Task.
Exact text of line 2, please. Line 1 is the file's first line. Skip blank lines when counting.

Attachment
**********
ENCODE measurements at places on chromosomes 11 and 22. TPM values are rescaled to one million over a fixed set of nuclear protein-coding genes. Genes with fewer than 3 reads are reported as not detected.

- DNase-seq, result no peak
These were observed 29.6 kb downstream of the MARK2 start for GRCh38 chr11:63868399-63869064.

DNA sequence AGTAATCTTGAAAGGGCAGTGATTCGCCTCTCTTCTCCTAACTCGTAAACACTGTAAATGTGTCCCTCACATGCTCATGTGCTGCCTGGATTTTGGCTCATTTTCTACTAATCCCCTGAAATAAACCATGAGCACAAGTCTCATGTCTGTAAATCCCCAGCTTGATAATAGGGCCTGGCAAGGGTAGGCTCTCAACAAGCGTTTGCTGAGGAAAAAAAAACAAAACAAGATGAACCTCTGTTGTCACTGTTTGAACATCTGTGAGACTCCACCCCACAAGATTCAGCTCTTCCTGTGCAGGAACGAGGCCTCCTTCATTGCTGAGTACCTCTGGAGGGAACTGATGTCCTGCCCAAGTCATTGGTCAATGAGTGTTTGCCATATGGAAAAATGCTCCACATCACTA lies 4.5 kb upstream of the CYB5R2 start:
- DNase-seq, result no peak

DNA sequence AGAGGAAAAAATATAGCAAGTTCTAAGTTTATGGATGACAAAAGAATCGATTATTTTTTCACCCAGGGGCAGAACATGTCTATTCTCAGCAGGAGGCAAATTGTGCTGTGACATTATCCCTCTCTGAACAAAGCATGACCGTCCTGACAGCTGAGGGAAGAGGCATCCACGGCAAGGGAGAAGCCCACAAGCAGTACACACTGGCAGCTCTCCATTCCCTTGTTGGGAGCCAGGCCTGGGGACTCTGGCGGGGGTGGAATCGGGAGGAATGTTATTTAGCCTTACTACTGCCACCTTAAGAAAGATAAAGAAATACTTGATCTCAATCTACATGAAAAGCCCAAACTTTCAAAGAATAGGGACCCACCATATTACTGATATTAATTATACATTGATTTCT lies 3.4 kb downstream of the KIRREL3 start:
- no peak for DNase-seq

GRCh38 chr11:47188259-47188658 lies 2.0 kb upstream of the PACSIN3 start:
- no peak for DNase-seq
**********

- DNase-seq, result no peak